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It was my junior year in high school. I had always wanted to play basketball but due to a variety of circumstances did not have the chance… until now. I mustered up enough courage to try out for the team even though all the other boys trying out had been playing for years. Surprisingly, I made the team and showed up for the first two-a-day practice eager to show the basketball world my talents. Unfortunately, seconds after the coach blew his whistle for the first drill, I realized that everyone on this team was better than me, and there was going to be no compassion for the “guy who had never played before.”
 
From that point forward, I was the junior who played and practiced with all the freshmen. I was the skinny guy of average height who could only dribble with his right hand and didn’t know a zone defense from a box and one. It didn’t take me long to figure out that there was a distinct possibility I would be the first ever senior to have to play on the freshmen team. What a humiliating thought.

Driven by the teasing and the fear of playing with the freshmen team again, I made a commitment to get better. In fact, I took it one step further. I decided to not only get better but to become a starter on the Varsity team my senior year.

So filled with determination, I committed to a rigorous practice schedule. I practiced the fundamentals over and over until I could do them without even thinking about it. I would tie my right hand behind my back and force myself to dribble and shoot with my left hand. Day after day, all through the summer, I practiced. Many days I saw no progress, but I was determined to keep going. I was determined to meet my goal.

Looking back on all this now, I wonder why I showed so much commitment to this goal. It seemed unrealistic and it certainly had a huge chance of backfiring, which would lead to more ridicule by my teammates. But for some reason, I refused to give up.

We all have stories like this, right? A story of endurance where we set out to be successful in something and worked hard to achieve it. And if we’re honest, sometimes we were shining examples of hard work and other times, examples of how lack of discipline doesn’t equal success.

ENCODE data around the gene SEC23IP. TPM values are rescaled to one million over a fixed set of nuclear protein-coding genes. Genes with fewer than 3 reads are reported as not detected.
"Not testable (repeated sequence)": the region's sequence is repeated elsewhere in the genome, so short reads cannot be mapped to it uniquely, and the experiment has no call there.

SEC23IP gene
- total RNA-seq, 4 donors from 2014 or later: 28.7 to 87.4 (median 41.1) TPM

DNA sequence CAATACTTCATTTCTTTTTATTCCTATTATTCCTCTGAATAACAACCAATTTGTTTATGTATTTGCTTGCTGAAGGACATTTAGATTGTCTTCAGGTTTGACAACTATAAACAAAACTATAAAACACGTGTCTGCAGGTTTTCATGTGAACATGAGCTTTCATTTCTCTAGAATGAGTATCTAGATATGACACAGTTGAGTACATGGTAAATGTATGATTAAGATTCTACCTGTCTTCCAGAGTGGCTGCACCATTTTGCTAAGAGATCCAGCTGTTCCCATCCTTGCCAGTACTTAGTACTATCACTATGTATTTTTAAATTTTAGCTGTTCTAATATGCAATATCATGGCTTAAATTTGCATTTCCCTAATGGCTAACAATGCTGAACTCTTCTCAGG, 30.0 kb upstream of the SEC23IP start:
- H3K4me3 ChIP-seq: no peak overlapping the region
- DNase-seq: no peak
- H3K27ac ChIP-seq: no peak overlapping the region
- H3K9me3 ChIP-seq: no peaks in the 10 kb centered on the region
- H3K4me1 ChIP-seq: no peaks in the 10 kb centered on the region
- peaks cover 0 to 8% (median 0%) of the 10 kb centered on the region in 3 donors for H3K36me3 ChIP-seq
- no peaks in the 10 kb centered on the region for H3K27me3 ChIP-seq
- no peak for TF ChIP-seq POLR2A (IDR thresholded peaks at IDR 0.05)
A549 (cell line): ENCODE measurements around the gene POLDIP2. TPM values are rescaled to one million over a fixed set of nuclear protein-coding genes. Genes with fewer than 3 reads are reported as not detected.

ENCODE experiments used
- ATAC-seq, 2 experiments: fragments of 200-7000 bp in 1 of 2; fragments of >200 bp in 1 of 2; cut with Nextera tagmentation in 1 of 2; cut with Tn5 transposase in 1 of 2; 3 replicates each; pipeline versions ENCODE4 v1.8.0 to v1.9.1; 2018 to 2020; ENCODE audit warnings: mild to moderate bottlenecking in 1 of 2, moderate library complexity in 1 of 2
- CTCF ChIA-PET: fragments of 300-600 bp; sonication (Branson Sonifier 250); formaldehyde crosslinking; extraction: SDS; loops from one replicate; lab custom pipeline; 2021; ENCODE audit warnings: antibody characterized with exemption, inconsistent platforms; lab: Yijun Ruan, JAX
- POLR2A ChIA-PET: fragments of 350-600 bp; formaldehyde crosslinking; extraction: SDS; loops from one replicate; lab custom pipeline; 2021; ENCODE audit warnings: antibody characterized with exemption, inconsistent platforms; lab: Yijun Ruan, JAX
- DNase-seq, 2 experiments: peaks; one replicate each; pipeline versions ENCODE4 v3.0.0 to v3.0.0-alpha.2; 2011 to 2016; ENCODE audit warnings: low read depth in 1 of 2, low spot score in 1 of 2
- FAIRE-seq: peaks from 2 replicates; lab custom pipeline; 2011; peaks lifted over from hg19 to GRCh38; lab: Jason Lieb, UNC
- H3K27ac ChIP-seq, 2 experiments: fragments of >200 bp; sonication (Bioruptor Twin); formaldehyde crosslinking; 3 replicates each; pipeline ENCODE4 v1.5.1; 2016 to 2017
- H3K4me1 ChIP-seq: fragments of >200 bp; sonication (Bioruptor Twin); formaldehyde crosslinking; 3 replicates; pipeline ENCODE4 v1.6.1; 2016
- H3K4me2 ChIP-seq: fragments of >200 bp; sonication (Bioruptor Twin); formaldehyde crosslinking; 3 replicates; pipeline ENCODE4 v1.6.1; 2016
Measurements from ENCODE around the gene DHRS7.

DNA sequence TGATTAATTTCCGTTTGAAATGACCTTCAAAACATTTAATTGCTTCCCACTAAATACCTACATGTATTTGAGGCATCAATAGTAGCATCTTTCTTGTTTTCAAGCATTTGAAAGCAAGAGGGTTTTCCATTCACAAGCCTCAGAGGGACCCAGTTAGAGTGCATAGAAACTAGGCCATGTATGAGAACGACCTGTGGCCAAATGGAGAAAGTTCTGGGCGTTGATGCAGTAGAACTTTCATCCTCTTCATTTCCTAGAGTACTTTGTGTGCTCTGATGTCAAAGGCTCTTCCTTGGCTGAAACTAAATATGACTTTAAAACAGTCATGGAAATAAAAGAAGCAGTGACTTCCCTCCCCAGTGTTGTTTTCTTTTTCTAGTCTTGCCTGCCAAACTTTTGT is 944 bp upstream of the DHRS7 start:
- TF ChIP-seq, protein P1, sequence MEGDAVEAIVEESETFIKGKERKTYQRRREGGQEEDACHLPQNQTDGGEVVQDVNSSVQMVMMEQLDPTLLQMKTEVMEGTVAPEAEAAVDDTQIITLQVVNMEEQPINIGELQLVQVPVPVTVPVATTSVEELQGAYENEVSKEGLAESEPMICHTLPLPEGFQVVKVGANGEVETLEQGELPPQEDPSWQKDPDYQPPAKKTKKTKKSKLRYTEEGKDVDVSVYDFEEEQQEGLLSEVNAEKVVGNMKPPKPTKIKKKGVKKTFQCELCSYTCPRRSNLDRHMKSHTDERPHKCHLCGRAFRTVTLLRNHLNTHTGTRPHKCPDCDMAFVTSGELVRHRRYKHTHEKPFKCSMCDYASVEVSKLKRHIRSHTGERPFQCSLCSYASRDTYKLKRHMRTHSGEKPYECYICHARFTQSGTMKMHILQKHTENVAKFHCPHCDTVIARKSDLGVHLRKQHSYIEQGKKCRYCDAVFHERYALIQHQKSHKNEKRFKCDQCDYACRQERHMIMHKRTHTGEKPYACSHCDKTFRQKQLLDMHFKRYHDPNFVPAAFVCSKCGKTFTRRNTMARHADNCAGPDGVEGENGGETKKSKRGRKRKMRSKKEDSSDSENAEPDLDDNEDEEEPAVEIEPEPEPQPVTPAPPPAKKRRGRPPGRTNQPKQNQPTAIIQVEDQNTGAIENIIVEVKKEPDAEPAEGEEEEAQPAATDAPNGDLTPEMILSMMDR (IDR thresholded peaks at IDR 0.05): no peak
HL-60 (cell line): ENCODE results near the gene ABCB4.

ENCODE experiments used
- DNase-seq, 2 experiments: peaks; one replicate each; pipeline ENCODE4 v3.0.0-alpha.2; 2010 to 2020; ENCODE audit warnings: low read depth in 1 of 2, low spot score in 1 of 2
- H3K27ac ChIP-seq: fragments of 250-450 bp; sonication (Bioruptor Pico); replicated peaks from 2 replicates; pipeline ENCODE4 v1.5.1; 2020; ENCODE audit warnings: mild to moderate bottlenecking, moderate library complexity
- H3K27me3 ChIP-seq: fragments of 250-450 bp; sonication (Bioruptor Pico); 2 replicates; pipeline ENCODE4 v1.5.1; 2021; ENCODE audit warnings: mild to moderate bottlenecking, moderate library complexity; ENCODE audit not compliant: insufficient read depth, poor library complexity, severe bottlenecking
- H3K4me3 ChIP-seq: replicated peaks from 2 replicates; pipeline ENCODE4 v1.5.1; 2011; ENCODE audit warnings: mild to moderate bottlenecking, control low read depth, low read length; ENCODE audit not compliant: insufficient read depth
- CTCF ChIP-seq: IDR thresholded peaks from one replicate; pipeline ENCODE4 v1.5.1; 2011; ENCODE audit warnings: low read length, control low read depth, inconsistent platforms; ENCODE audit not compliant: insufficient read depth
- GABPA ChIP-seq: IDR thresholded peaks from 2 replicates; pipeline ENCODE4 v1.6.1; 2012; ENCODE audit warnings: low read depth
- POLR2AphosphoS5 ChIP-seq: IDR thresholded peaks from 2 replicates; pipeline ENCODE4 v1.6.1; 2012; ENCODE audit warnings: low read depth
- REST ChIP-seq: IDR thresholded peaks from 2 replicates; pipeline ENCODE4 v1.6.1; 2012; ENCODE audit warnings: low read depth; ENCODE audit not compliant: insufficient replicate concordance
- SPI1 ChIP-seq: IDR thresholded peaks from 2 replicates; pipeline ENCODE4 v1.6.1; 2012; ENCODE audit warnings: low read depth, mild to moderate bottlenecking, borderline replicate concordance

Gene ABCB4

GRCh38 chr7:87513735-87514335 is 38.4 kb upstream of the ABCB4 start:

Doing what’s right even when everything and everyone is telling you to give up. That’s a good definition of endurance, don’t you think? It fits about every situation -- from creating a food safety training program at your restaurant to being a good parent. In fact, the principles of endurance can be utilized in many situations:

  1. Set achievable goals
  2. Break those goals into manageable moments
  3. Make obstacles your friend
  4. Crash through the quitting points
  5. Surround yourself with encouragers not quitters

So whatever challenges you’re facing right now – at your restaurant, with a certain employee, in your personal life – make a commitment to endurance. It will pay off.

By the way, on November 12 during my senior year in high school, I heard the PA announcer bark my name into the microphone as he named the starters for our third basketball game of the season. I remember it like it was yesterday.
 
If I can do it, you can do it. So just do it.

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The Business of Food Safety

Latest posts by Paul Mcginnis
Paul Mcginnis
Paul McGinnis is the VP of Marketing for Ecolab's Food Safety Specialties division (formerly Daydots). He is an author and a speaker, and currently serves as editor-in-chief of Food Safety Solutions magazine.
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